It is these sort of forensic applications that are highlighted in the latest tech notes from a recent collaboration between Mass Spec® and SCIEX® where the two companies looked at how the Mass Spec Analytical Thermal Extraction Ion Source (MSA TEIS) mated to a SCIEX 4500 triple quad QTRAP® System can be used for Direct Sample Analysis.

The work resulted in descriptions not normally seen in tech notes aimed at the forensic community:

Ultra-Fast Identification of Drugs of Abuse describes a rapid and robust analytical method to detect a variety of analytes associated with illicit drugs.  The method exhibits the sensitivity and selectivity expected from a MS-based screening technology providing both MS and MS/MS information; an ideal tool for high confidence identification.

Switching to a security-threat focus, High-Throughput Screening of Explosive Residues looks at how confident identification explosive residues cannot be achieved solely by measuring collisional cross section. In this technical note, an MSA TEIS, coupled with a SCIEX QTRAP 4500 System is shown to accurately identify explosive residues without the need for chromatography. The combined system is shown to produce rapid and confident compound identification suitable for rapid security screening.

A separate tech note, Direct Sample Analysis Using a Thermal Extraction Ionization Source (TEIS) Combined with Mass Spectrometry, discusses the technical details of how the MSA TEIS works with the SCIEX 4500 Instrument.

These three new tech notes compliment the previous note that examined how the MSA TEIS can be used for quantitation.


Rapid Analysis of Acrylamide in Foodstuffs without Chromatography Revealed at BMSS Meeting

Mass Spec Analytical demonstrates Acrylamide Quantification in Foodstuffs in Minutes Using a Thermal Extraction Ionisation Source without Chromatography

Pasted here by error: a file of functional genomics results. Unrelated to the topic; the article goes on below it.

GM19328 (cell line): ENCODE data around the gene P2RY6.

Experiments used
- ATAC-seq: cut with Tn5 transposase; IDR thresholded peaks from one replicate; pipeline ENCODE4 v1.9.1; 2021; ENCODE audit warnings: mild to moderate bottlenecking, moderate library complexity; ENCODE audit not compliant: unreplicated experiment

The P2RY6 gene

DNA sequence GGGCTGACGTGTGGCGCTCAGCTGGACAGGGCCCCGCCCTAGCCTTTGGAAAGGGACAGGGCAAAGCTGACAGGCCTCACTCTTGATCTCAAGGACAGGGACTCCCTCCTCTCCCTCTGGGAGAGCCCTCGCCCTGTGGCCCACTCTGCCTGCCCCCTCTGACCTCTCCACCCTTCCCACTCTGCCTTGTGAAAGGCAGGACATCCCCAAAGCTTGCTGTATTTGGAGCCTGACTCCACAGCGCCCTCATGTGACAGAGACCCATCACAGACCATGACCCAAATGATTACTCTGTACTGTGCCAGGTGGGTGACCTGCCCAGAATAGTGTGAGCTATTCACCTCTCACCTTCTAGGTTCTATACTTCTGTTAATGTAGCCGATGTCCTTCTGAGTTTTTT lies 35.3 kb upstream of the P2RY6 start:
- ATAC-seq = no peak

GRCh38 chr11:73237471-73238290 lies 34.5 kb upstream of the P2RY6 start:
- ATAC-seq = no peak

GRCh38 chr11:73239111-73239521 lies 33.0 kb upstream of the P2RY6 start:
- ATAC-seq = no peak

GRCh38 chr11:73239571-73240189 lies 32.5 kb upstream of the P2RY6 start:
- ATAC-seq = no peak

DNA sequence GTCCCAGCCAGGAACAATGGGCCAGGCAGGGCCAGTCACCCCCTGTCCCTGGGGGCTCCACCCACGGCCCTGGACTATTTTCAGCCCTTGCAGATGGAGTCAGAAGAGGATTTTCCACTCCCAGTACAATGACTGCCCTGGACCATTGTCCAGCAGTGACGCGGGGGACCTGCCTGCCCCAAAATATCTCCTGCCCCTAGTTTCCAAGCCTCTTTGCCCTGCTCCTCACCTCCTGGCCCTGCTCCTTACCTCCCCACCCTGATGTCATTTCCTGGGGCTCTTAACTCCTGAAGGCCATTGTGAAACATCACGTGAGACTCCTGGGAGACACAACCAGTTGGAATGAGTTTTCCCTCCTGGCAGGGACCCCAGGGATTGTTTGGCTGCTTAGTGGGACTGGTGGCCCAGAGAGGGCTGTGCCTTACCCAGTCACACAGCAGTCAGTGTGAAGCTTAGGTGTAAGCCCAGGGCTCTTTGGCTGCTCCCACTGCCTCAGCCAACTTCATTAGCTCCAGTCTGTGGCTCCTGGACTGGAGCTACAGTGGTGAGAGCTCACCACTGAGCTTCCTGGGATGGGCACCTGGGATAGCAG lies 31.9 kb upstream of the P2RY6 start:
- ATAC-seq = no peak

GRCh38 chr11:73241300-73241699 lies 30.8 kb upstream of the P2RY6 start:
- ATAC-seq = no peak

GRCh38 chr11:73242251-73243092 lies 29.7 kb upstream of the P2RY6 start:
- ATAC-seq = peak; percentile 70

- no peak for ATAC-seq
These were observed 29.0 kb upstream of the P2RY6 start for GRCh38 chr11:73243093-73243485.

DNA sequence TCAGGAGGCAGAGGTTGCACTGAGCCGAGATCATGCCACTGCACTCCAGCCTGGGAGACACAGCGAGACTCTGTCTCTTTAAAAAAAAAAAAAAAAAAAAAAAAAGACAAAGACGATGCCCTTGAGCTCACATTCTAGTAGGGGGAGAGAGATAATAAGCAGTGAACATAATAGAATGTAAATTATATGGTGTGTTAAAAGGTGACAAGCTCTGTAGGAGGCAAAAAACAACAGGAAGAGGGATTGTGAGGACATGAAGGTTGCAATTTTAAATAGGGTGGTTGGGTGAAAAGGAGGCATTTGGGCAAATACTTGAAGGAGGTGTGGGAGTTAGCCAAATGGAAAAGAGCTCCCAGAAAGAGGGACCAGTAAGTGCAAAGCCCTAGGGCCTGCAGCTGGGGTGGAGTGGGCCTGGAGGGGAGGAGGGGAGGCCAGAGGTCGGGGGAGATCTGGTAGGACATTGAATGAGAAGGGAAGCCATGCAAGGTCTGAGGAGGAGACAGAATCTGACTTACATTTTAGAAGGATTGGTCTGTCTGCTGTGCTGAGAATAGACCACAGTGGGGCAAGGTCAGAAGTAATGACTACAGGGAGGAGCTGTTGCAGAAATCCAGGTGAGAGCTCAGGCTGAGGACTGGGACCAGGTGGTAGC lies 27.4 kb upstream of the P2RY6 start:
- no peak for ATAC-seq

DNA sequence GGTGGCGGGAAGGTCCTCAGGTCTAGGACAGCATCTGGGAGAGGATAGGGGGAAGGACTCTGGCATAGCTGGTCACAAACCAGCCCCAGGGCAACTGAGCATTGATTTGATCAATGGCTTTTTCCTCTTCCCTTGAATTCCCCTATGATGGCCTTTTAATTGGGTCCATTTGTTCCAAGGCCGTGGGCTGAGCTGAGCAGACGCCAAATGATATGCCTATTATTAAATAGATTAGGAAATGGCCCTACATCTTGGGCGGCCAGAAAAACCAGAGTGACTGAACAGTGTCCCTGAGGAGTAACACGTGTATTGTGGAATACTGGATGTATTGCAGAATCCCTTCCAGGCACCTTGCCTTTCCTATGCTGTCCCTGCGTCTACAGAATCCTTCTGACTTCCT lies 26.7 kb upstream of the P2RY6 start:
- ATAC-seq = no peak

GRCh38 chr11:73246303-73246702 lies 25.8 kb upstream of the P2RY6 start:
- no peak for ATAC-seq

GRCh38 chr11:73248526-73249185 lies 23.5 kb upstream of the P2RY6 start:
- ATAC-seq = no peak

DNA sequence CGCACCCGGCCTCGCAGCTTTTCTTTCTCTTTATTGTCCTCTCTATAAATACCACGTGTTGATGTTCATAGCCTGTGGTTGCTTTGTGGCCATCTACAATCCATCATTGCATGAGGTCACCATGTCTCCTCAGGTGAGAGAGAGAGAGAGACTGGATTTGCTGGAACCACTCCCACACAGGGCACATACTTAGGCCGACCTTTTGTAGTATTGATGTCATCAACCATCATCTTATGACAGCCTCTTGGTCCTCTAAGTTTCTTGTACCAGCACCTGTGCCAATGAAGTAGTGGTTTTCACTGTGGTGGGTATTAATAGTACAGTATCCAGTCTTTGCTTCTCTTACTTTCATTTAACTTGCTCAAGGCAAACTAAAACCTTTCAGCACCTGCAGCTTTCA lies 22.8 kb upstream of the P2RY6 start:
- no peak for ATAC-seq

Ambient Ionisation Mass Spectrometry (AI-MS) is an exciting field of mass spectrometry where direct analysis of samples in real time without sample preparation or long run times is possible. However, without chromatographic separation to minimise matrix effects, there is concern that quantitation is not reproducible using AI-MS alone.

At the recent British Mass Spectrometry Society Ambient Ionisation Special Interest Group meeting at Huddersfield university, Mass Spec Analytical presented a Thermal Extraction Ionisation Source (TEIS) coupled to a SCIEX triple quadrupole instrument for the identification and quantitation of acrylamide within seconds using a direct injection. Acrylamide is an organic compound and a naturally occurring by-product in carbohydrate-rich foods that are prepared at low moisture levels and at temperatures above 120C. The European Food Safety Authority has confirmed acrylamide to be a probable carcinogen, so it is important to be able to quantify levels are below commission regulation limits (EU) 2017/2158.

Our rapid quantitation method for acrylamide in foods was demonstrated using the Mass Spec TEIS with a high degree of reproducibility suggesting quantitation is possible using AI-MS. The sample preparation is simple and amenable to automation, suggesting that the TEIS method can significantly increase sample throughput without a concomitant loss in quantitation accuracy.

A poster was presented that provides more detail. An application note will be published shortly. Contact MSA for more information.

Contact Mass Spec Analytical on  +44(0)117 428 5787